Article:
Cut a pound of fresh beef into bits. Any cheap cut does well for this. Slice an onion very thinly, and fry together in a dessert-spoonful of fat of any kind, the meat, onion, and two teaspoonfuls of …curry powder. When they are nicely browned add several cups of water and simmer gently until the meat is very tender and the onion has become a pulp, thereby thickening the curry gravy. This requires long, slow cooking. More water may be added from time to time. If one has a fireless cooker, it should always be used in curry making. Serve with rice prepared according to taste. In India, curry and rice are always served in separate dishes. The rice is served first and the curry taken out and put over it. Usually chutney (Chapter VIII) is eaten with curry and rice.

Lunch #4: Beef Goulash on Rice
[singlepic id=1365 w=320 h=240 float=right]Browsing through another old recipe book I found a recipe for Beef Goulash. This one, ‘The Complete Everyday Cookbook’ isn’t quite as old as the ones used in the previous recipe at 40 odd years, but delivers tremendous value with hundreds of no-frills recipes listed within, one being for Beef Goulash. It seemed a little insipid for my Indian palate, so I increased the proportions of chili and pepper, and also substituted normal red chili powder for paprika as I didn’t have any. If you’re not a chili-hot-food person, I suggest using degi mirch instead of paprika if you don’t have any.

Ingredients:

  • 2 Large Onions, diced
  • 50 gms vegetable shortening [/ Oil]
  • 900 gms beef [/buff/mutton], fat removed, cubed
  • Water
  • Salt to taste
  • Freshly ground black pepper
  • Generous amount of paprika
  • Cooked Noodles [/Rice]

Method:

  • In a large pan, saute onions in shortening [oil] until soft but not browned.
  • Add meat, stir, cover tightly, cook over low heat for 1 hour. Add water as needed.
  • Add salt, pepper and paprika.
  • Cook 1 hour or longer until meat is very tender.
  • Serve over noodles [/rice]

Lunch #5: Steamed Butter Garlic Vegetables on Pan Baked Cornbread
[singlepic id=1368 w=320 h=240 float=right]Right, so most of these recipes are vegetarian. Which is good really… healthier than some of our diets where we eat meat every day. Definitely enjoyable, but a predominantly vegetarian diet is better I think. I goofed up a bit in this meal. The beans should have been blanched rather than steamed, but laziness or memory, I steamed them. The cornbread was made using makki ka atta, which is the second choice to coarser cornmeal, which gives the bread a better texture. What the heck though, we cook with whatever’s available, else half our meals wouldn’t happen, waiting for the right ingredients. I baked the cornbread in my omelette pan, which worked out just fine, using a batter of makki ka atta, milk and eggs. As I usually cook by the seat of my pants, I really don’t remember the exact recipe, but if pushed, I’d say 300 grams of makki ka atta, 1 beaten egg and enough milk to make it into a batter that requires just a little persuasion to drop off a spoon. I only used carrots and beans for this meal. If you’re a vegetarian, you’ll find yogurt will work just as well as egg, but I suggest looking up the net for yogurt cornbread recipes, of which there are plenty.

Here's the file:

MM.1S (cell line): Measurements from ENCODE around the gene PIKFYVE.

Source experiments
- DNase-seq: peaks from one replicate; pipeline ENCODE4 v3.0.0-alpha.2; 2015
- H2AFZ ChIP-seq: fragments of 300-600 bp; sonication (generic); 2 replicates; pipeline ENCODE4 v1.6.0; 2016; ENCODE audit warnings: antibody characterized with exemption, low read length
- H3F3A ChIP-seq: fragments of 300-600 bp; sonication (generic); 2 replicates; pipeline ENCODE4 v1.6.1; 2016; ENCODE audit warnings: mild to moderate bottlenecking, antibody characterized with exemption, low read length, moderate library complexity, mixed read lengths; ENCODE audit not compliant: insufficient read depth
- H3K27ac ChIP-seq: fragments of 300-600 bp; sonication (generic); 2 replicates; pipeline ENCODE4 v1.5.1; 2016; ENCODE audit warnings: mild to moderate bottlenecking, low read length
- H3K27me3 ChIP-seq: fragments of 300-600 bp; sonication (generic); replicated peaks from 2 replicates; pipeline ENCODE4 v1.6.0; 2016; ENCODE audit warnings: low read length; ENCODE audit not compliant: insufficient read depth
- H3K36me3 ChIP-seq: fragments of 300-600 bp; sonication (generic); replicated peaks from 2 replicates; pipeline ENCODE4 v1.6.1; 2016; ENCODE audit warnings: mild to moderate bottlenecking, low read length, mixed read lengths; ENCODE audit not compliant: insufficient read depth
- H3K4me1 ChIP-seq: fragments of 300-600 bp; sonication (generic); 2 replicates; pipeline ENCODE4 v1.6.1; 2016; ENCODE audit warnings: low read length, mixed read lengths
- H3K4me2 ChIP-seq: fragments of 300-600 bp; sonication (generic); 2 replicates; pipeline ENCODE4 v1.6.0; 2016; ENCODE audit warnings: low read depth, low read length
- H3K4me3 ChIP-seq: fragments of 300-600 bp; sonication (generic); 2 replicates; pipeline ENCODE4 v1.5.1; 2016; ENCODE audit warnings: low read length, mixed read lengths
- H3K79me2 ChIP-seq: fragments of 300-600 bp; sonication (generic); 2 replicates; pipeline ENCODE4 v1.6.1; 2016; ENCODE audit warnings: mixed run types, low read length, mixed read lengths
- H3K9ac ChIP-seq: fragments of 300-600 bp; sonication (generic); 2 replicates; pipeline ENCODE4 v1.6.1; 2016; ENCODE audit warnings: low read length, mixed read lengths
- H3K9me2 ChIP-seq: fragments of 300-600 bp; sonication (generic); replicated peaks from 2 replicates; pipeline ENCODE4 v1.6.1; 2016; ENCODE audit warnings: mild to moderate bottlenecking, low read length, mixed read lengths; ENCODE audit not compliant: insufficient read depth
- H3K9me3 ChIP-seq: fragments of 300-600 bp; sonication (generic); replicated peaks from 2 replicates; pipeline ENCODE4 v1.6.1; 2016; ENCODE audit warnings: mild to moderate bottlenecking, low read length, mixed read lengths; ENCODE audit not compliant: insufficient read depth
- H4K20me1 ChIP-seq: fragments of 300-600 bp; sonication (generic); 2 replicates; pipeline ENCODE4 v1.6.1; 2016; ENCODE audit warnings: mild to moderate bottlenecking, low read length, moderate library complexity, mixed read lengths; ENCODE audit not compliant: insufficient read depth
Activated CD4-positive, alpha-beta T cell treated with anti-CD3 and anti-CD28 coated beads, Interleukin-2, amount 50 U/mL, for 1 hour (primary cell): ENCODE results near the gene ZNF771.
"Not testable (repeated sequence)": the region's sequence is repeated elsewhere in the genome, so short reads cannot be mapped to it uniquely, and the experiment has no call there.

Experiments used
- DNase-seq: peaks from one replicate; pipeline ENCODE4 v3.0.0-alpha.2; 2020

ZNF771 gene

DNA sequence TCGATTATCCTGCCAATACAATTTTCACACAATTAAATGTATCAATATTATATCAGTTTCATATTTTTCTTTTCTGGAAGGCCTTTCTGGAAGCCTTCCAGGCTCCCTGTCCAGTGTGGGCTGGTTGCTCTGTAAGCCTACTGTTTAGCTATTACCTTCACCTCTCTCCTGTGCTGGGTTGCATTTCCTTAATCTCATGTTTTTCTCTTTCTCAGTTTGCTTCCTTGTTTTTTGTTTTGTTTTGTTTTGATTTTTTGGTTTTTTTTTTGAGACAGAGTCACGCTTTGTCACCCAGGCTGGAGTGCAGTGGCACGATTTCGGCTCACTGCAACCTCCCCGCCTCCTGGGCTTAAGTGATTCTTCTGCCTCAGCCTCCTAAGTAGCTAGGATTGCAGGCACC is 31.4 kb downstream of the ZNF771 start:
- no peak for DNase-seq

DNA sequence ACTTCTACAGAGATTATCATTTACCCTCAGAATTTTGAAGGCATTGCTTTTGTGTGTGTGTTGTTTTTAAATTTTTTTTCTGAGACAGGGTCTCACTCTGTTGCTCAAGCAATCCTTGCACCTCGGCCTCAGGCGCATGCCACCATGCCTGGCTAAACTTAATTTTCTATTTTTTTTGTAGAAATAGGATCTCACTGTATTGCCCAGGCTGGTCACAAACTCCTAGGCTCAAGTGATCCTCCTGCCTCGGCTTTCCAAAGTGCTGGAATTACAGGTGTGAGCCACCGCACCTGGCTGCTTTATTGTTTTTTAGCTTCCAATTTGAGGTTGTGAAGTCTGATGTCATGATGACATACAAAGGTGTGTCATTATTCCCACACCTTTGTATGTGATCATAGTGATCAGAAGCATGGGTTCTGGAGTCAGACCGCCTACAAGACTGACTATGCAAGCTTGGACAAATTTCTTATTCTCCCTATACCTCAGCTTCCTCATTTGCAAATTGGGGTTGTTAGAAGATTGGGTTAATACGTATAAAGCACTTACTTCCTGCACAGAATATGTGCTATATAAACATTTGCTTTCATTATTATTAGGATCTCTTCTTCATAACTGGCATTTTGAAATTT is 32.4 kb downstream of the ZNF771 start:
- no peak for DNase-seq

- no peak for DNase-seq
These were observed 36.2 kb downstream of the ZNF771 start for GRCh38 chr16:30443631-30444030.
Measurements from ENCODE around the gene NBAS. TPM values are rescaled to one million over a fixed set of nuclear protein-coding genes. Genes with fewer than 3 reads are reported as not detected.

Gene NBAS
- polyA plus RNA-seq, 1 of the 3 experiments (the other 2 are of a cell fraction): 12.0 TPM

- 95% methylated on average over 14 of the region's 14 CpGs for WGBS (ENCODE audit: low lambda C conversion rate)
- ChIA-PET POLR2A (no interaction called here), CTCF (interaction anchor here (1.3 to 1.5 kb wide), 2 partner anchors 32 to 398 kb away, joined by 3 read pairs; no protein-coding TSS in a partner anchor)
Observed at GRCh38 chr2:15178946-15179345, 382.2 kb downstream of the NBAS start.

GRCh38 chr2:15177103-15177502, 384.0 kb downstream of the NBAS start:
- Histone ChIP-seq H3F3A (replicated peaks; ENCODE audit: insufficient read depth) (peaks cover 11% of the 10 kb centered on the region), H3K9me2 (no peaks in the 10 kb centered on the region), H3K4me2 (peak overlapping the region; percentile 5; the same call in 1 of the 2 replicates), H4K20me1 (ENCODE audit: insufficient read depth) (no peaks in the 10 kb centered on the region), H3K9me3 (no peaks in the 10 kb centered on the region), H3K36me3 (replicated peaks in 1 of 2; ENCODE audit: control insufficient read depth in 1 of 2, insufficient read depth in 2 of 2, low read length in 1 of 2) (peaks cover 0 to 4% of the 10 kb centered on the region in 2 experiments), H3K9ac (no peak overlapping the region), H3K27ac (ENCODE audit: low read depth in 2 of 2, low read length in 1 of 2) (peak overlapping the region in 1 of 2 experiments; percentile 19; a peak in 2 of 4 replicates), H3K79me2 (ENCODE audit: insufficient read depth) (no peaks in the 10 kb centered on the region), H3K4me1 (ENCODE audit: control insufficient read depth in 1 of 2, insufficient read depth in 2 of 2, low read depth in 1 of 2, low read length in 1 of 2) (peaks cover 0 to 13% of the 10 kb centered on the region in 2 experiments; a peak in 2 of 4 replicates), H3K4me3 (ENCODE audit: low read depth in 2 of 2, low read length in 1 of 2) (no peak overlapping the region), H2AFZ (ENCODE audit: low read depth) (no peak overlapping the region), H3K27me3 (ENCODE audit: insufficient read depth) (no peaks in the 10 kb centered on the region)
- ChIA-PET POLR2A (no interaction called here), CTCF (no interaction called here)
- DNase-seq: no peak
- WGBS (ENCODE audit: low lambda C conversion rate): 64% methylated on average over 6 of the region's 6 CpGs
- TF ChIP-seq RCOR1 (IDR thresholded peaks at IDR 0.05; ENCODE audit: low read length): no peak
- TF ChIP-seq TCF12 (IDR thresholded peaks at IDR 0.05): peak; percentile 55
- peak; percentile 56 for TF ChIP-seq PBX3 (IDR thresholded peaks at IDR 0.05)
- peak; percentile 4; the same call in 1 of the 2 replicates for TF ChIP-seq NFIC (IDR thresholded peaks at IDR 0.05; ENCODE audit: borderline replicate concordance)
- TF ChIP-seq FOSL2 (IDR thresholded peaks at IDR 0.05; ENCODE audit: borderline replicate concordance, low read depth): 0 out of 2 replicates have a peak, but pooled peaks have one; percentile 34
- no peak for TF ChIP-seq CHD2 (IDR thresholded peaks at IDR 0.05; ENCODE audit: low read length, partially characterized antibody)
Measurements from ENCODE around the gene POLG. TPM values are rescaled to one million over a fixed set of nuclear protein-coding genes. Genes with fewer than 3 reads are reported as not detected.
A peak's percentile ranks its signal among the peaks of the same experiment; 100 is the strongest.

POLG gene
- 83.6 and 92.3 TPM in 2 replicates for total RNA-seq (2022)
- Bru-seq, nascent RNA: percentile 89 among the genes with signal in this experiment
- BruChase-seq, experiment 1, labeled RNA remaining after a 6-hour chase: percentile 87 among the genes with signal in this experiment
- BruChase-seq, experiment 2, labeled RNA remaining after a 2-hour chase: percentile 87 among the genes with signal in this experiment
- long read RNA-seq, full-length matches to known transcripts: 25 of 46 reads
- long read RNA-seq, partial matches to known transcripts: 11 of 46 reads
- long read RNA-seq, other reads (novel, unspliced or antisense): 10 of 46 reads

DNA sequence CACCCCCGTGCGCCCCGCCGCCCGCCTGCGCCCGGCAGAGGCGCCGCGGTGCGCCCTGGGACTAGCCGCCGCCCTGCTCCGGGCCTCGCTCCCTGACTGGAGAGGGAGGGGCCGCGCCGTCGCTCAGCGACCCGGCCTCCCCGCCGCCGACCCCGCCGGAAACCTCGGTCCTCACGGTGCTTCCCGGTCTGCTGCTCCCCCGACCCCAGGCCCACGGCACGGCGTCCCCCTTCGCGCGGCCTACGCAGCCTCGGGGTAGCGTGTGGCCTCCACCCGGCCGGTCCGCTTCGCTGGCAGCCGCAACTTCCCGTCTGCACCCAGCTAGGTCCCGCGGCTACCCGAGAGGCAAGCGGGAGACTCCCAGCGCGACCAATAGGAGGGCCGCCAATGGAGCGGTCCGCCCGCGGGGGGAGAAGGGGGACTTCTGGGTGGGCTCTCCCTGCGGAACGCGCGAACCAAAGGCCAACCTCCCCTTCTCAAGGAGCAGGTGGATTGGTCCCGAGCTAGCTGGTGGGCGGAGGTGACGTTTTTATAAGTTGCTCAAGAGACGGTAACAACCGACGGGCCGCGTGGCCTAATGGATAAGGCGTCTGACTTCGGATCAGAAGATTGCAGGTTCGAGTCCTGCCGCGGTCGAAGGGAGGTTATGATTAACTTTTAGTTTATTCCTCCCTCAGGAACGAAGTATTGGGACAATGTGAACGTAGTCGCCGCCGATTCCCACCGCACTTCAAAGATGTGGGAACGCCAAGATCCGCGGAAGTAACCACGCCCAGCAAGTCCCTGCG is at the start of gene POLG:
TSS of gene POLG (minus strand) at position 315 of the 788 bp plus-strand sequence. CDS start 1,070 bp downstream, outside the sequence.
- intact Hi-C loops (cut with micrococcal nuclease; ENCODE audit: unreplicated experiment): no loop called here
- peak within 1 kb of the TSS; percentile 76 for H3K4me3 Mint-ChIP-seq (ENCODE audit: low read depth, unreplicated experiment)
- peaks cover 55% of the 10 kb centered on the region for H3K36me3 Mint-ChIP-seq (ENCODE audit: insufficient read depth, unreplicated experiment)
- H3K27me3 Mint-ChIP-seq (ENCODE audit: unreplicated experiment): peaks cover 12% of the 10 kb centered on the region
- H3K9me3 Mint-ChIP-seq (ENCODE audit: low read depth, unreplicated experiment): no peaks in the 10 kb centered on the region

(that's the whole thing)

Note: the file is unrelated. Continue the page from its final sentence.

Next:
1. Set up your steamer. As mentioned earlier, I use this large strainer with a handle, over a pot of water as my steamer. Pop in the carrots, cover and steam on low.
  2. In the meanwhile, make your cornbread batter (as above or you could look up the hundreds of recipes on the net), heat your pan, brush it with a little oil and pour in the batter. Smoothen the top of the batter if required, cover and place it on the lowest possible heat to cook. Later, you may need to flip it over, depending on the heat of your burner. If it’s too hot, the bottom of the bread will begin burning. If you notice this, just flip over the bread and let it cook again. Shouldn’t be long at this point.
  3. When the carrots are done, take off the heat, raise the water to a boil, then blanch and drain the carrots.
  4. If you time it properly, you’ll find your bread done at the same time as the beans, so you can use the same pan to quickly toss the vegetables in a spot of butter, finely sliced garlic, balsamic vinegar, salt and white pepper.
  5. Cut slices off the corn bread and serve piled with vegetables.

Please please have a little slice of the bread drenched in butter. You’ll love it!

– Sid